The spokeswoman did not respond, when asked whether the government would accept pokie donations before this year’s election. The state opposition and AHA were contacted for comment but did not respond.

.Credit:Illustration: Matt Golding

Studies show that the closer someone lives to pokie venues, the greater the likelihood they will use them and experience financial hardship.

From Ian Correia’s home in Werribee, in Melbourne’s west, there are 46 venues and 2864 machines within a 30-minute drive, more than the number of machines at Crown Casino.

Three of the five municipalities with the highest losses in Victoria over the past 11 months sit next to each other across Melbourne’s western and northern suburbs.

Brimbank lost $113 million, while Hume and Whittlesea each lost $93 million, despite being in lockdown for several months during that time. The three areas are among the five most disadvantaged municipalities in Melbourne.

Kealba Hotel, in St Albans, recorded the highest losses in Brimbank in 2019/2020. Punters at the hotel, formally owned by Melbourne Storm, lost $13.8 million, which equates to more than $52,000 a day.

The Kealba Hotel is one of the worst offenders for pokie’s losses.Credit:Penny Stephens

At midday on Saturday most of the hotel’s 86 pokie machines are in use. Sounds of them beeping and chiming fill the dimly-lit room.

There is little chatter between punters, who each stare ahead at the machines they are constantly tapping.

One woman, aged in 60s, swears angrily each time she loses a bet. “I’ve lost $300,” she says to herself.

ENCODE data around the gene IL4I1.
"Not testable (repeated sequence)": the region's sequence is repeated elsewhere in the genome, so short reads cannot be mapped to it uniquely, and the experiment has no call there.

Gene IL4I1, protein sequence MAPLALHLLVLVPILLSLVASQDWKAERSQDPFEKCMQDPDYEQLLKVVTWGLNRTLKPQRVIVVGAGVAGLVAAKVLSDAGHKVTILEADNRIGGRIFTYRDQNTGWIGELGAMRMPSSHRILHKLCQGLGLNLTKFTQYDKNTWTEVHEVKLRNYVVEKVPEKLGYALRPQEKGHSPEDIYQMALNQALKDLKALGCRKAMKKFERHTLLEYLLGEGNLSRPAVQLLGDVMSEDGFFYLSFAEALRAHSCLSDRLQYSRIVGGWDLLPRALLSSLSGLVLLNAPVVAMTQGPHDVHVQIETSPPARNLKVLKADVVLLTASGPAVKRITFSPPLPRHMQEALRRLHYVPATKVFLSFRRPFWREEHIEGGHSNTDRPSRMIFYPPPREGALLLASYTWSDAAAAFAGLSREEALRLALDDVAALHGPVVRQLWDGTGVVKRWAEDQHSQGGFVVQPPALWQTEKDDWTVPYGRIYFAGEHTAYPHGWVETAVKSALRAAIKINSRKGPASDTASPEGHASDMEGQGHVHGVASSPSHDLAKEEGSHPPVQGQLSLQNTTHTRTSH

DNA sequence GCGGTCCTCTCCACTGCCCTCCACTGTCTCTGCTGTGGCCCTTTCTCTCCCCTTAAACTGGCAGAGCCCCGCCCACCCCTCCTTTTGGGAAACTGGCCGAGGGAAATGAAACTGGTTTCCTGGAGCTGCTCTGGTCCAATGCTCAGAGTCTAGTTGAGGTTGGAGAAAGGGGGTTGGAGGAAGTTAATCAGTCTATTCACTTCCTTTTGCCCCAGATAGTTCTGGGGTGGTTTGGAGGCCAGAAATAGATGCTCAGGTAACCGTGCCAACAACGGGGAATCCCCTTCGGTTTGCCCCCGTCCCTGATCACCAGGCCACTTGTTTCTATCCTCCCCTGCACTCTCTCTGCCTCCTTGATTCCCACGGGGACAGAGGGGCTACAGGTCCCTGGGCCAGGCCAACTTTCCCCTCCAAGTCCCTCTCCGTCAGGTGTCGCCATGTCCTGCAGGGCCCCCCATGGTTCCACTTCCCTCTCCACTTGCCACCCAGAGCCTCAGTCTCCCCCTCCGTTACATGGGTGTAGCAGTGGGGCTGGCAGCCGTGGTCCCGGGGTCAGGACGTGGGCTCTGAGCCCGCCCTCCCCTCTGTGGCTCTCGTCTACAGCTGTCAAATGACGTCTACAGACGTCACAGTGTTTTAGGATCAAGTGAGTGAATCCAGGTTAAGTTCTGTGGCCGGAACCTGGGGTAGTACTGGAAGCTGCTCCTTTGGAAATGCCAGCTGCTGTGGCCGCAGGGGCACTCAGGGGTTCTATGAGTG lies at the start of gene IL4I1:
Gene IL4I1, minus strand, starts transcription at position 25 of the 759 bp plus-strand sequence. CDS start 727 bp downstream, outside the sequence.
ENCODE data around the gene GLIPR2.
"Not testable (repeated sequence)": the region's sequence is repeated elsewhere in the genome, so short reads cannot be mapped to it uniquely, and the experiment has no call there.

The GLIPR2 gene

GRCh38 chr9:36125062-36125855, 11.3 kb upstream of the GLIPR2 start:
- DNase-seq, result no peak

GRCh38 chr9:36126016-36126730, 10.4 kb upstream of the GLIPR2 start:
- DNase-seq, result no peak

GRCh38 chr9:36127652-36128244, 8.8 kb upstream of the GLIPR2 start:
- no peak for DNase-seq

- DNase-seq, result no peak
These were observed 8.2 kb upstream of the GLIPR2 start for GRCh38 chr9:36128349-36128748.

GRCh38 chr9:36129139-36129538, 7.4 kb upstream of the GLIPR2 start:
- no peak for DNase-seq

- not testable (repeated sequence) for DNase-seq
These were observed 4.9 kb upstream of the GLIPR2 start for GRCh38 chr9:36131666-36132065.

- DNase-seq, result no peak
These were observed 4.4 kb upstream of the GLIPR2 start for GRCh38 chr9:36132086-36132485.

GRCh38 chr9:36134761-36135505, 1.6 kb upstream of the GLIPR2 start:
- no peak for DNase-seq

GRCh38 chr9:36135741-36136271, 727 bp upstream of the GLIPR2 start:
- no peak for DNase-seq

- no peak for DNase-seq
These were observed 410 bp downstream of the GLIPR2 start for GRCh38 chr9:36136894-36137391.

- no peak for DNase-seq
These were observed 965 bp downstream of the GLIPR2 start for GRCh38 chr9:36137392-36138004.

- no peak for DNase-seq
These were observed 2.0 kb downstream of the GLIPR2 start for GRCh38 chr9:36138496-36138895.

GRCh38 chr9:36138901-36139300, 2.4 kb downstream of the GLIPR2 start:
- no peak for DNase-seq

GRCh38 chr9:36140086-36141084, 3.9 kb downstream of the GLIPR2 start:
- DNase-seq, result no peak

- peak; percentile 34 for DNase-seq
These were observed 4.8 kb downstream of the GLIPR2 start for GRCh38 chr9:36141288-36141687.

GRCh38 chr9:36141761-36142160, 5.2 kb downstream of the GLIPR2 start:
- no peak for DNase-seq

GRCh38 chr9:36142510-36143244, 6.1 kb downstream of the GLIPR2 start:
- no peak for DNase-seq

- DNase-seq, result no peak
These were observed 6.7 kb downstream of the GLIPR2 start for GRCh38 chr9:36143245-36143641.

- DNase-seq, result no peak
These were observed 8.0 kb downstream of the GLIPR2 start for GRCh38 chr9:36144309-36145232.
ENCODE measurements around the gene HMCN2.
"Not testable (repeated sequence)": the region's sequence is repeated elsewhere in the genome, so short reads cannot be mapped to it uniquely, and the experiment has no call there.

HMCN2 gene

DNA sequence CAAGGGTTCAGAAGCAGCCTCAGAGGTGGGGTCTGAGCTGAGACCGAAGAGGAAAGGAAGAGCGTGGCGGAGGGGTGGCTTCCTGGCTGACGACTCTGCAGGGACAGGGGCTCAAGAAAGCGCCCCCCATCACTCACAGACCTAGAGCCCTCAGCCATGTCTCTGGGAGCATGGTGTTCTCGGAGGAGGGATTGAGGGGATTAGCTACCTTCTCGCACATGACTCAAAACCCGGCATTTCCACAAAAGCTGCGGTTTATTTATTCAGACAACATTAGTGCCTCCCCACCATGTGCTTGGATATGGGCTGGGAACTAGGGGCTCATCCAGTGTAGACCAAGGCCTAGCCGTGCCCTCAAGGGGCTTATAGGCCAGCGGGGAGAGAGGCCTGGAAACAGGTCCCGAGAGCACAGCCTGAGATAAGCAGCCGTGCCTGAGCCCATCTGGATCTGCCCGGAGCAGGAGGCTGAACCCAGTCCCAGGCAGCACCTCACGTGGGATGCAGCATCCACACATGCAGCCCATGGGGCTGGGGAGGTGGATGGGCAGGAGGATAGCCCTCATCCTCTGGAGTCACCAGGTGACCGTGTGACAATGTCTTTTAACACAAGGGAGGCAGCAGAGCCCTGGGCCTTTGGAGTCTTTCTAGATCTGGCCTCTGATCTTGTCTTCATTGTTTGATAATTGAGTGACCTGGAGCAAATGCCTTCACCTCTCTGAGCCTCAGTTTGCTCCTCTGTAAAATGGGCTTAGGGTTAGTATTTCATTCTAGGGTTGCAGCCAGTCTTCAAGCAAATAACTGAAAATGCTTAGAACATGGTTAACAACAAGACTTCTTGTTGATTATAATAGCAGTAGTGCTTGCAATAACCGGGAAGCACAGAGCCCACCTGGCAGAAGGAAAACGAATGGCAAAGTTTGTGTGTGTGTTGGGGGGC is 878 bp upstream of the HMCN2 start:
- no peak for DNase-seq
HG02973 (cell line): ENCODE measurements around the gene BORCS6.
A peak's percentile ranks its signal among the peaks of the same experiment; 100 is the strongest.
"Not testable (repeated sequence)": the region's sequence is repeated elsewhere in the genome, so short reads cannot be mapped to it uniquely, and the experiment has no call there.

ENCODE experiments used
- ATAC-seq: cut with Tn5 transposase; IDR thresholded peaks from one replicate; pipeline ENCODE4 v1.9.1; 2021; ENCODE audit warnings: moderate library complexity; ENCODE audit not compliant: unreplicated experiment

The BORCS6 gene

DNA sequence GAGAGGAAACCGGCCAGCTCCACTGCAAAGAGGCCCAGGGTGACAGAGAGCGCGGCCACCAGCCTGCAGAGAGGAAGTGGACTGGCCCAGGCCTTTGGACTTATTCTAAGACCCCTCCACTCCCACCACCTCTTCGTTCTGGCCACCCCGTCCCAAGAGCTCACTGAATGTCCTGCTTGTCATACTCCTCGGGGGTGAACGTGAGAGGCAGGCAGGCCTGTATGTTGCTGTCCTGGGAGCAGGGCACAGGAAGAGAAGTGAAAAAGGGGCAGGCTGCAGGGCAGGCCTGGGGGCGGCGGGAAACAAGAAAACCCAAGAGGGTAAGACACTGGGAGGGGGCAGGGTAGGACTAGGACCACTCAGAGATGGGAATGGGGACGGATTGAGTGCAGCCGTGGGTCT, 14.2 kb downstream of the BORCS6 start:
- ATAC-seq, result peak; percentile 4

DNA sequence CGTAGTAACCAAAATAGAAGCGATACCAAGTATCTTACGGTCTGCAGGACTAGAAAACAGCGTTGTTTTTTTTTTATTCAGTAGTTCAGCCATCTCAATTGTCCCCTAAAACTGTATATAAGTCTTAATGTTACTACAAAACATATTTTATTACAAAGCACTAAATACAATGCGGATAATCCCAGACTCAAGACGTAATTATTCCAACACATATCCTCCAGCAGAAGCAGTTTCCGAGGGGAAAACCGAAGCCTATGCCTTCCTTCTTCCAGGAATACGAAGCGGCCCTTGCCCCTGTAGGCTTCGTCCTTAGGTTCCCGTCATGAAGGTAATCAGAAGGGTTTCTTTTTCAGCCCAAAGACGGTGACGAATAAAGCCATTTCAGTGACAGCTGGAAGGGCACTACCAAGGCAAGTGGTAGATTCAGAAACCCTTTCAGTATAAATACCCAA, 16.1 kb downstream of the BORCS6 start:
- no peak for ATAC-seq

A staff member approaches the woman and asks if she’s okay. She’s fine, she says. The staff member smirks and walks off. The woman inserts another $50 note.

A man, aged in his 70s, tells this reporter that he’s already lost $1000. “I come here every day,” he says. “I lose too much money.”

In another corner of the room, I put a $1 coin into a machine. It lights up and begins dinging loudly. I’ve won $500. I start to shake.

The staff member is surprised when I immediately cash it in. Correia explains that most pokies addicts use their winnings to keep playing until they run out of money.

“Winning wasn’t exciting. The dopamine effect is actually the anticipation,” he says. “The only excitement was … I’ve got more time and I can bet higher.”

After his third suicide attempt in 2014, Correia put all his strength into his recovery. Since then, he has paid off his credit card debt, became a homeowner and regained access to his children.

“But the most beautiful thing was that in 2017 my daughter, who was 17 at the time, actually rang me,” he says. “She ended up coming to live with me.”

Gambler’s Help: 1800 858 858, Lifeline: 13 11 14